Margaret Scott

History, Used and Abused

Historical events are frequently used erroneously, if not tendentiously, to draw analogies to, and bolster support for, current foreign policies. But sometimes the analogies are correct, as is the case with the invocation of the Vietnam War-era "domino theory" to oppose abandoning the West's efforts in Afghanistan.

LONDON – In her brilliant book, “The Uses and Abuses of History” the historian Margaret Macmillan tells a story about two Americans discussing the atrocities of September 11, 2001. One draws an analogy with Pearl Harbor, Japan’s attack on the US in 1941. His friend has no idea as to what this means.  “You know,” the first man replies, “It was when the Vietnamese bombed the American fleet and started the Vietnam War.”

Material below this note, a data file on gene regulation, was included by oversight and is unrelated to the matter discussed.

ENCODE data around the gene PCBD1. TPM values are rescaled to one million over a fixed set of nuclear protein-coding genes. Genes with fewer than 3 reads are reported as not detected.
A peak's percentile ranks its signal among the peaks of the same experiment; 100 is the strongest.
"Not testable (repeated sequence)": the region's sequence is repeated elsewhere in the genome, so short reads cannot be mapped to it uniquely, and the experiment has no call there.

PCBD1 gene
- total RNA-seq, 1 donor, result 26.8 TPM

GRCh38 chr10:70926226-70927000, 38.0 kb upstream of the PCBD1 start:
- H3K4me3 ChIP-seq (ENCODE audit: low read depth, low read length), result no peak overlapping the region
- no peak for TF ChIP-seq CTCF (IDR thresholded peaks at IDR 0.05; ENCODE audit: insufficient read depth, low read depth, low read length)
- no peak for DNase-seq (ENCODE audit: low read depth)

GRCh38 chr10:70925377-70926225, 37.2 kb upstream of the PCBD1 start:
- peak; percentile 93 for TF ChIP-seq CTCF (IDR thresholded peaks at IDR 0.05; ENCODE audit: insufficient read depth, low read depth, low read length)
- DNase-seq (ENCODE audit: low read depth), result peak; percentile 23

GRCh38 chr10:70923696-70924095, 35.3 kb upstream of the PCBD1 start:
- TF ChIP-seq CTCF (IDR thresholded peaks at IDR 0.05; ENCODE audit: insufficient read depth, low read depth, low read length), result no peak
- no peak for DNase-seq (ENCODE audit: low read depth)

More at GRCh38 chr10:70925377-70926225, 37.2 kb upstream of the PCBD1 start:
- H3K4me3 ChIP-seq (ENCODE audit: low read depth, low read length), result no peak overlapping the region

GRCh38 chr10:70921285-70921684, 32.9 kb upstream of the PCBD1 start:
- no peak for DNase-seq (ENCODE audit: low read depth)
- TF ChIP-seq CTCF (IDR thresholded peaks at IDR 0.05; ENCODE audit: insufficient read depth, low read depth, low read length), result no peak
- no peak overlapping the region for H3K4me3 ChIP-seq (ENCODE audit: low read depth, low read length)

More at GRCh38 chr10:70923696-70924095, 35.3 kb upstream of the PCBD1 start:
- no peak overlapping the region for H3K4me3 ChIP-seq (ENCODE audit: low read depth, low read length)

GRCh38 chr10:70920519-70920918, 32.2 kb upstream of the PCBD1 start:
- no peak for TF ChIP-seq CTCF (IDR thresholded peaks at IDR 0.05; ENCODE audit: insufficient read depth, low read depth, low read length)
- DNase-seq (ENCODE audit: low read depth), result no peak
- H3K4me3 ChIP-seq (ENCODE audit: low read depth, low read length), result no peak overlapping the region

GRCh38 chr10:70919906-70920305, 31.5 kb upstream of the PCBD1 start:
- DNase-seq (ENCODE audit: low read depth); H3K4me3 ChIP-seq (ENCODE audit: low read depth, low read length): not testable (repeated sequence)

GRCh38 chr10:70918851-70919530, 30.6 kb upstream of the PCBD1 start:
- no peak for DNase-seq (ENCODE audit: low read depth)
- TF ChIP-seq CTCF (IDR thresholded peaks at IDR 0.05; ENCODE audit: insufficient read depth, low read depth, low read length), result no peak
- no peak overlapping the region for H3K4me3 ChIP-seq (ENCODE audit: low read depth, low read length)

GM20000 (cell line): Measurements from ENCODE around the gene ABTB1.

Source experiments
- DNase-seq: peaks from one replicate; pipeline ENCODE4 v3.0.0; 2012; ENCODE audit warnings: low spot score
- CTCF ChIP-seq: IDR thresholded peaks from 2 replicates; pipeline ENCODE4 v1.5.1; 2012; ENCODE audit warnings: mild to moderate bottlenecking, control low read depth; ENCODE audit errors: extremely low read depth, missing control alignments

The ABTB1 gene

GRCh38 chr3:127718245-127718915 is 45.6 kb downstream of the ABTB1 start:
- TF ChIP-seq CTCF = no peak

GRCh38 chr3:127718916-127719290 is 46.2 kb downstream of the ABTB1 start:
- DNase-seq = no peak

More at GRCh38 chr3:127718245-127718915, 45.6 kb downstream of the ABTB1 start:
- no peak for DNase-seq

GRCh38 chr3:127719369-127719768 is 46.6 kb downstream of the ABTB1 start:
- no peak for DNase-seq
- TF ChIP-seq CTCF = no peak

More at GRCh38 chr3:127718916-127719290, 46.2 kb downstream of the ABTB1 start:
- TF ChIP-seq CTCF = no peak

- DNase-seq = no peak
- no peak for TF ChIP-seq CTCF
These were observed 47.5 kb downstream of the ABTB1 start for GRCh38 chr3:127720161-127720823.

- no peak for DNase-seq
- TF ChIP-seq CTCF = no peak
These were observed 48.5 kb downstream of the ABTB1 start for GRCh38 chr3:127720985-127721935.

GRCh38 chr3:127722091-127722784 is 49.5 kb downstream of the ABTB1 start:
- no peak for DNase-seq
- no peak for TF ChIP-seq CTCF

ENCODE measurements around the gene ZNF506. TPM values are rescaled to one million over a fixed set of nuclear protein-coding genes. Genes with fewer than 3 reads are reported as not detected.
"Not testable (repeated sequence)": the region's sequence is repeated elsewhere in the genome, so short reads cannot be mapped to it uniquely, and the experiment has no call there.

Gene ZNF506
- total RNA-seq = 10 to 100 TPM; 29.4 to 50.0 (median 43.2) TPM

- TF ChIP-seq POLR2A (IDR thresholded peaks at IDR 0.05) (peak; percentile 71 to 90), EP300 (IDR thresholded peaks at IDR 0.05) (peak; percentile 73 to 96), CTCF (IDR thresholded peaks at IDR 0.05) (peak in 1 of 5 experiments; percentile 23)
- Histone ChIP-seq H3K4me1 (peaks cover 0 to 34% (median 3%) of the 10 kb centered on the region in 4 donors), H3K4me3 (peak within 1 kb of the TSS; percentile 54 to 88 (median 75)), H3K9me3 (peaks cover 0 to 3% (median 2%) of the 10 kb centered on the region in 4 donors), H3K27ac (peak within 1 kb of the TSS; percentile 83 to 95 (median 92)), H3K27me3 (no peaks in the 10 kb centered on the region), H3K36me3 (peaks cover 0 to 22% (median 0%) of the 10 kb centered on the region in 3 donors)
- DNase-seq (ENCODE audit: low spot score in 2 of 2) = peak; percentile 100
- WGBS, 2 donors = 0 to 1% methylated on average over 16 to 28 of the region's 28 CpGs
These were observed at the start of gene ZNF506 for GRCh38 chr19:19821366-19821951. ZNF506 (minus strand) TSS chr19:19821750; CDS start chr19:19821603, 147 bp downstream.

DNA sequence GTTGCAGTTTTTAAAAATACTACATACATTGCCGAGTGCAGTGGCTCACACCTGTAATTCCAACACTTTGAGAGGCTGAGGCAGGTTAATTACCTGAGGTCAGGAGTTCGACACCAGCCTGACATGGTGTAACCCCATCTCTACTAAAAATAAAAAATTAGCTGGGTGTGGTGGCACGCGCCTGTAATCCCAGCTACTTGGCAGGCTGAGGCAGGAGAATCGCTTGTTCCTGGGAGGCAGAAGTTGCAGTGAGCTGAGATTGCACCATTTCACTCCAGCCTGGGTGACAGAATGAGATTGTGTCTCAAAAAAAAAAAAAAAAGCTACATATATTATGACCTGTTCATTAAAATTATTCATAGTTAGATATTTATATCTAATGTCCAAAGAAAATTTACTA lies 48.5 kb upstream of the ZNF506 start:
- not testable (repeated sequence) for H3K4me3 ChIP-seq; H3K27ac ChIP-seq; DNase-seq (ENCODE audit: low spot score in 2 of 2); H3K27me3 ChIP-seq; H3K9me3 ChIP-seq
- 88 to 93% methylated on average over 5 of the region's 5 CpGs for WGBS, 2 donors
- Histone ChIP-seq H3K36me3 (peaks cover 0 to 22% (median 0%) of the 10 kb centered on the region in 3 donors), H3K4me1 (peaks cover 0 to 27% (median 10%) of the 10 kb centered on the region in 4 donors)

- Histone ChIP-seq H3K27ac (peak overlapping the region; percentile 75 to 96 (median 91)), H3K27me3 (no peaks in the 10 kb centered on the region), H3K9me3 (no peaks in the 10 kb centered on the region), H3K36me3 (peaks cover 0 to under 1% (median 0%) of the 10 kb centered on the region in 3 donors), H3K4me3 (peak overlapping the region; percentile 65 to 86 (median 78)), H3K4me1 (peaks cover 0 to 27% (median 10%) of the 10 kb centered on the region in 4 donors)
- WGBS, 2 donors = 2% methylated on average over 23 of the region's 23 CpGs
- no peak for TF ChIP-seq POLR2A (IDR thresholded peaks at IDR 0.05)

Historical memory is not always quite as bad as this.  But international politics and diplomacy are riddled with examples of bad and ill-considered precedents being used to justify foreign policy decisions, invariably leading to catastrophe.

Munich – the 1938 meeting between Adolf Hitler, Édouard Daladier, Neville Chamberlain, and Benito Mussolini – is a frequent witness summoned to court by politicians trying to argue the case for foreign adventures. Britain’s disastrous 1956 invasion of Egypt was talked about as though Gamal Nasser was a throw-back to the fascist dictators of the 1930’s. If he were to be appeased as they had been, the results would be catastrophic in the Middle East.  

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